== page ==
# Thread: Elimination

1. ## Elimination

I've been struggling with this problem for a while.

find values of k so that the system in unknowns x y and z has a unique solution, no solution, infinite solution

kx + y + z = 1
x + ky + z = 1
x + y + kz = 1

I know that the forms:
0 = 0 is an infinite solution
0 = 1 is no solution
nonzero number = other nonzero number is a unique solution

2. Take the determinant of your coefficient matrix and set it equal to zero. You should get a cubic polynomial in k, and get up to three solutions.

For all values of k other than those (up to) three solutions, the determinant is non-zero and the matrix is non-singular. If this is the case, then there is always a unique solution, no matter what the right hand side is.

For k which make the determinant equal to zero, the matrix is singular. This means that there is always either no solution or infinitely many solutions. Since there are at most three such values of k, you can test each one by hand to see which is the case.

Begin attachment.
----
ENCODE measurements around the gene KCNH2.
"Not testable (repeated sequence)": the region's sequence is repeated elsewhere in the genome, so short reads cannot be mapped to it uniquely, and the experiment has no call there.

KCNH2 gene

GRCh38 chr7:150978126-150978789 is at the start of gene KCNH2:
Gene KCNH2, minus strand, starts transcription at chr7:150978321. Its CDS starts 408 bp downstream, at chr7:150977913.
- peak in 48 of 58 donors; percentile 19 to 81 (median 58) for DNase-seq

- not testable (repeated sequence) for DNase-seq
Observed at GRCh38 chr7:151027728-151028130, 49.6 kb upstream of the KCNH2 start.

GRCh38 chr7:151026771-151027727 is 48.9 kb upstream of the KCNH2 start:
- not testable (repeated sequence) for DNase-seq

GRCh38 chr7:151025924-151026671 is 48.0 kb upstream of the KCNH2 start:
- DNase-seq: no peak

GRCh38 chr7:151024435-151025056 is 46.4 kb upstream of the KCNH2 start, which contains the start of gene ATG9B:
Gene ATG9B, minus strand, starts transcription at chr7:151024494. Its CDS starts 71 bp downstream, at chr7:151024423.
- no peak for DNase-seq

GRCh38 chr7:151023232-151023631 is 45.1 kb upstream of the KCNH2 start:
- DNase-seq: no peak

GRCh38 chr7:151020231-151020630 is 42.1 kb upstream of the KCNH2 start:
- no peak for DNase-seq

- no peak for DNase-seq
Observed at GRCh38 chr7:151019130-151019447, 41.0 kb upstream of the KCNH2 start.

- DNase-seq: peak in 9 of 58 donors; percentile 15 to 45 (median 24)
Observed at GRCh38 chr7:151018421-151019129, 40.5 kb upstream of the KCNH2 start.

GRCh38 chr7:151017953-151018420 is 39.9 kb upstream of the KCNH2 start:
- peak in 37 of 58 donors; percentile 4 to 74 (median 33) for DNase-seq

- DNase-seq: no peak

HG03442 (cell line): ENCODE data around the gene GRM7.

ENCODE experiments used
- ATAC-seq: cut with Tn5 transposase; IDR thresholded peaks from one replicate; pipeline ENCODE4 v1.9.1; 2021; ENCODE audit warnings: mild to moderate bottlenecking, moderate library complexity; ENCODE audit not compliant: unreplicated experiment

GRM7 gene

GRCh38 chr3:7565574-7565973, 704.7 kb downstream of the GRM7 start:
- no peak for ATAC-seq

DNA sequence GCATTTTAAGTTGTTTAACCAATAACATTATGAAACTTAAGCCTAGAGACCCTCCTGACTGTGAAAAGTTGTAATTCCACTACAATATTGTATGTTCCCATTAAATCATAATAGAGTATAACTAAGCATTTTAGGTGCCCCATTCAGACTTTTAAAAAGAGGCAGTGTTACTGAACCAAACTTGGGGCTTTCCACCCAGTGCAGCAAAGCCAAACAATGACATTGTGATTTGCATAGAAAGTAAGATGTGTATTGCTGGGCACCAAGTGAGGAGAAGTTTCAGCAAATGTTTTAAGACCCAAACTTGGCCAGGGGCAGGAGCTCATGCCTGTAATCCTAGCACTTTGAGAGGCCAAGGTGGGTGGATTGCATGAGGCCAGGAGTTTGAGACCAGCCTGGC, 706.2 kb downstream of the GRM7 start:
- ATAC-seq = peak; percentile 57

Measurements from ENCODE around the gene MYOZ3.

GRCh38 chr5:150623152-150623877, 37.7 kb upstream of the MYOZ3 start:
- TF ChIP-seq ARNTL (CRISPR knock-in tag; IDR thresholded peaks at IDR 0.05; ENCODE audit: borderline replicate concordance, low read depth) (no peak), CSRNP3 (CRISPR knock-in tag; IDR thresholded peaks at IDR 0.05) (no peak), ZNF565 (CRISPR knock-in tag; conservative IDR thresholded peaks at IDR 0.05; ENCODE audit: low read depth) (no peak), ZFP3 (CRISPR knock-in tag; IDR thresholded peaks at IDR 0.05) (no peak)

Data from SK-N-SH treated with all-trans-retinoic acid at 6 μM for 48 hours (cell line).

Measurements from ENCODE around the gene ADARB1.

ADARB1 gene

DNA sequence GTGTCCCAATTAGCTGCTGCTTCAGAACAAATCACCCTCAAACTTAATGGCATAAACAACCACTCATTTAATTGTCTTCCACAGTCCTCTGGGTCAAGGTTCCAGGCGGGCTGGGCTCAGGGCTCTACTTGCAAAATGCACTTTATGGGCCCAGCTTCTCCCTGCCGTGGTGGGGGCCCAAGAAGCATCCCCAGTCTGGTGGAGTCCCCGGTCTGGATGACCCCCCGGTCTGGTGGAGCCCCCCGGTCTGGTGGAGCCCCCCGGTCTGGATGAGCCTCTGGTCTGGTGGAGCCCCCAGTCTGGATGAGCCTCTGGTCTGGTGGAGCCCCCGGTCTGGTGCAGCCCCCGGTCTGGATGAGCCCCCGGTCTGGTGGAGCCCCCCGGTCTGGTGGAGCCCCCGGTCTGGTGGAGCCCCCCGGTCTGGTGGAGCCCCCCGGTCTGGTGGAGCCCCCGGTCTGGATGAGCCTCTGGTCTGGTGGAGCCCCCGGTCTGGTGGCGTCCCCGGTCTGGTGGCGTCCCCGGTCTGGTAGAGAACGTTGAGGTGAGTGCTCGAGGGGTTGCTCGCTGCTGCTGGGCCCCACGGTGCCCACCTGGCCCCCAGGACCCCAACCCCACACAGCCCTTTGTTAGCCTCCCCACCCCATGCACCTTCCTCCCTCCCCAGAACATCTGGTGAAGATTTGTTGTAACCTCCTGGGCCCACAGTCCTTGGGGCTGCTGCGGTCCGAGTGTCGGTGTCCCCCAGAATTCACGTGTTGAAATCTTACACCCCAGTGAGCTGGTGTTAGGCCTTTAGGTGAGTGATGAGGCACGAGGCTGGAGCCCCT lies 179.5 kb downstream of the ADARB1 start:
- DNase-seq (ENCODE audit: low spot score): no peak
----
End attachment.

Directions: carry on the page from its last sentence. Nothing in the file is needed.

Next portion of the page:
For example, k = 1 gives a zero determinant. For k = 1, all three equations are identical and you get infinitely many solutions.

3. I appreciate the answer but I have to solve this using elimination. Also, I only know what a determinant is for a 2x2 matrix.

4. Then get started eliminating. I think I would be inclined to divide the last equation by k (assuming k is not 0) to get
kx+ y+ z= 1
x+ ky+ z= 1
x/k+ y/k+ z= 1/k

Now, just subtract the second equation from the first and subtract the third equation from the first to eliminate x. What do you need to do to eliminate, say, y from the resulting two equations? You will get something like Ax= B where A and B both depend on k. In order to solve that last equation for x, you will need to divide A. There will be no solution if A is 0 but B is not. There will be an infinite number of solutions if A and B are both 0. Don't forget to check what happens if k= 0.